Then don’t read the post. What difference would it make if I gave you all of the numbers, your numbers would be different than my own. Your gas and electricity costs are different. The only constant (which I stated) is that a 3 man team might need around 1700 watt hours per day. A 56 volt/5amp hour battery costs 4.5 cents to charge. We need 6 of them on average. They last 3 years and cost around $190-$200 to replace depending on if you buy them with a tool.

I wasn’t putting the info on here to impress or convince anyone. Just putting my findings after running 3-5 years , with 6-7 crews in the field. We think we have some decent numbers and averages to work off of, in a somewhat scientific long term test rather than a single guy that tried one unit and liked it or didn’t.
 

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Discussion Starter · #14 ·
I bought an Echo 2500 blower this season for dry days on mow and blows. I have ZERO illusions that the extra expense of buying that machine plus its batteries vs measly fuel savings is going to save me any money at all over the long term. None, nada, zip. I bought it simply for ease of use on hot days....no pulling cord and hard starting blowers. Thats it.
That’s probably very fair to say and a decent reason to own one.
We also don’t buy them to save money or to save the environment. We purchase them because of long term health of our employees, happier clients due to reduced noise, and so fare we notice a massive difference in the workload of our mechanic which does have a savings.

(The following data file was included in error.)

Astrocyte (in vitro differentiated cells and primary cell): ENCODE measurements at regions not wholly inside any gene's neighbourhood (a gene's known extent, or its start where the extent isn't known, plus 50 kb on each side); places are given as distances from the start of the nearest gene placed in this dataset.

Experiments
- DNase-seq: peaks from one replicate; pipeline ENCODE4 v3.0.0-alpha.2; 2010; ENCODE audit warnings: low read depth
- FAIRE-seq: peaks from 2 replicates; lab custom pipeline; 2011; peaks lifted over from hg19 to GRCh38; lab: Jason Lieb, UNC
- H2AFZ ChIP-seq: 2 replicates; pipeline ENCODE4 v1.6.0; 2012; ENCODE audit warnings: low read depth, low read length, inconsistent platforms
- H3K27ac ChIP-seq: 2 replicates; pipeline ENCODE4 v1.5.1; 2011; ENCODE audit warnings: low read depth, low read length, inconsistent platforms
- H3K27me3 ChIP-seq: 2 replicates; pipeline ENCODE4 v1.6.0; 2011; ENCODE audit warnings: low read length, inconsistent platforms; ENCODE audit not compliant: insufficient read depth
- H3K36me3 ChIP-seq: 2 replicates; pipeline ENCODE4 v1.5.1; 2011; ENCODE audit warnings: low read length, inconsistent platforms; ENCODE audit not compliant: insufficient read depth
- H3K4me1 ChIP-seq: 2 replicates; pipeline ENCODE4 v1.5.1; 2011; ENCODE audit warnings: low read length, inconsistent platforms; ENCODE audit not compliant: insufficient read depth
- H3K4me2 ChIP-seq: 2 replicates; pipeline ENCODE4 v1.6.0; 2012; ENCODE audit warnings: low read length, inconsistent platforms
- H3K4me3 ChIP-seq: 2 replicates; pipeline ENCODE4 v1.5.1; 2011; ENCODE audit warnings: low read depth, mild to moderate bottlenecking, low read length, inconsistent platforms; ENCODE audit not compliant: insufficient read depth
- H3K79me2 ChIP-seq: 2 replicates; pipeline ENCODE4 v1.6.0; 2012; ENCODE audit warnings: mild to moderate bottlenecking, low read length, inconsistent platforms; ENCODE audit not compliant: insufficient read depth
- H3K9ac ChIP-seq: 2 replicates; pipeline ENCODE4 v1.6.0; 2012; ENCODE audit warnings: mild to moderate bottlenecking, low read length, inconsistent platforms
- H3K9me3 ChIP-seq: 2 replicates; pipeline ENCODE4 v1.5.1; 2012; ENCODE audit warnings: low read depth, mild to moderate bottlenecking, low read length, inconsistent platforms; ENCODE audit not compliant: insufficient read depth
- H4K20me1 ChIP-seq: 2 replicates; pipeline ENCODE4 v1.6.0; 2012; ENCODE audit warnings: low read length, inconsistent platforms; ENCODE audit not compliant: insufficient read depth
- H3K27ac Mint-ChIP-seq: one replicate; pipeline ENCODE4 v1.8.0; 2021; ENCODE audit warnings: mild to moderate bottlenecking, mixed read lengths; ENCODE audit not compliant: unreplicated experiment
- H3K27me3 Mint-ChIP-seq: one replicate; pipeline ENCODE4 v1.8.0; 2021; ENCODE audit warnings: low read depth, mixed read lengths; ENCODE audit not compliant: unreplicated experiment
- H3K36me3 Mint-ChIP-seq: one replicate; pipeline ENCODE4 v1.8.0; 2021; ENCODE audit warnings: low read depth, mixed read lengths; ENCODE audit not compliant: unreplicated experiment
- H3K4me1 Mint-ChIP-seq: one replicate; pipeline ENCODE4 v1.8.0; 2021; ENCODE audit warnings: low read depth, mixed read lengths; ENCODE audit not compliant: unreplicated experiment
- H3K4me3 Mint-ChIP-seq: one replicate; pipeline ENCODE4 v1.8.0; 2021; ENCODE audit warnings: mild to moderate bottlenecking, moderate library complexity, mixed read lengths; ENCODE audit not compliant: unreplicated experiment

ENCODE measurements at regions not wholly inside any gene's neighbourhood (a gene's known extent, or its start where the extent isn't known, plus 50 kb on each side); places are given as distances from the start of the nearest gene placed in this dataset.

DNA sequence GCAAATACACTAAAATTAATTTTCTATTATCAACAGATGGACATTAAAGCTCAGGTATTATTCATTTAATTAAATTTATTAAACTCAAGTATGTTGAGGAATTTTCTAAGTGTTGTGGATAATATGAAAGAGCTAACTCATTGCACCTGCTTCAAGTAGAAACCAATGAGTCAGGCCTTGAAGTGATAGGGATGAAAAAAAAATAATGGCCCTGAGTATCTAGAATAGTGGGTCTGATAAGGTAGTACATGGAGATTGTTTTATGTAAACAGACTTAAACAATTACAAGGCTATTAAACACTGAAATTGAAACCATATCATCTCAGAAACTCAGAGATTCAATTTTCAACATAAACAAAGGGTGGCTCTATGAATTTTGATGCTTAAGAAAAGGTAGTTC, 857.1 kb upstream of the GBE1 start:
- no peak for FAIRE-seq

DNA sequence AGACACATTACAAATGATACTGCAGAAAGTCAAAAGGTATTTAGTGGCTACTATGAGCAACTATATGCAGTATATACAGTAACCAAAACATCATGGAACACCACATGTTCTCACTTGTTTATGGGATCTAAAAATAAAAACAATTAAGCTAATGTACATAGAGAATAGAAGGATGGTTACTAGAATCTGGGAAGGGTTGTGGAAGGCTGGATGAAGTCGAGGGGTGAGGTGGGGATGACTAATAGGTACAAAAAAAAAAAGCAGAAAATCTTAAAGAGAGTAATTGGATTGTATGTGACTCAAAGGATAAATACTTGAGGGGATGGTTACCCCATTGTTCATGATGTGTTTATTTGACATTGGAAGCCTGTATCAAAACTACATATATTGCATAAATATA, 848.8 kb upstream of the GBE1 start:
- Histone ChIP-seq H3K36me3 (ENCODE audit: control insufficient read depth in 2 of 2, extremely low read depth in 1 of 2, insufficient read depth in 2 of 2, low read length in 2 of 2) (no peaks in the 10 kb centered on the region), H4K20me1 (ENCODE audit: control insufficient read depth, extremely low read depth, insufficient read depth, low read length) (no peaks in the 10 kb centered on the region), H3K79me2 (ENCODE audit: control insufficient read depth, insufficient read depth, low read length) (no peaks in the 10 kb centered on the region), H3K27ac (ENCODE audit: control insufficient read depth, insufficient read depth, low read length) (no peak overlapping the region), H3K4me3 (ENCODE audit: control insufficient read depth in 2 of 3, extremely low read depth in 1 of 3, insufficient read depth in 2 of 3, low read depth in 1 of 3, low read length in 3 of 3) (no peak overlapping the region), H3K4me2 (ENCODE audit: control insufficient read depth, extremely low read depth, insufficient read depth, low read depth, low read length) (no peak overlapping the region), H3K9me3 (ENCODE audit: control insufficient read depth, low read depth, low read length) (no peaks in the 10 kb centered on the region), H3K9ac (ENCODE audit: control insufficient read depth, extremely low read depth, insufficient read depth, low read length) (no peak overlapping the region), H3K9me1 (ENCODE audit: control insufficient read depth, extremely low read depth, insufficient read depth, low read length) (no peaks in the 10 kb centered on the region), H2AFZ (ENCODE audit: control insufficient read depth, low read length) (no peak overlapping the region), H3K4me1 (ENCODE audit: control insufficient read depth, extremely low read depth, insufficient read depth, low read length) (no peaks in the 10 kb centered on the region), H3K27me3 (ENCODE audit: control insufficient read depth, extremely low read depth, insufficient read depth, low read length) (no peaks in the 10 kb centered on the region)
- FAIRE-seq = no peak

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Battery trimmers cost 6x less to power.
Your headline above states^^^^^.


that said, for us, we are estimating it saves $350 per season for a 3 man crew, 30 weeks of service. We think the Saved fuel is somewhat similar to a battery life cycle, so we are not finding that much savings after battery replacements are considered
^^^^^^^ then you state after battery replacement there really is no savings. So if your being honest, there is no savings. Then why does your headline say (6 times less to fuel) ?
 

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Battery trimmers cost 6x less to power.
Your headline above states^^^^^.




^^^^^^^ then you state after battery replacement there really is no savings. So if your being honest, there is no savings. Then why does your headline say (6 times less to fuel) ?
EXACTLY!!!! WHICH is why I responded as I did. Then I was told, "Then don't read the post"! IF there was a battery unit that was cheaper to run that gave the same performance, I'd buy it! I used my 18v Bosch saw yesterday to assist in removing rotten stumps because dirt dulls chains quick. It did as I expected it to do. It was much slower and the battery went from 5 to 1 bars in 20 minutes of heavy off and on use and it got hot. BUT, it allowed me to get full use of the chain by not having to cut through dirt. I'm not anti-battery, I'm anti-Bulls&^t on posts like what @grass man 11 put up to try and enforce a "narrative" about battery run equipment. That seems to be the way most of these types of threads go which is why @Mattster posted what he did, and I laughed, because he's right and the OP didn't not fail to deliver!
 

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I converted a walk behind mower to propane one time. Just thought I'd say that, don't know how its relevant.
Man, I betcha doing it was a gas!!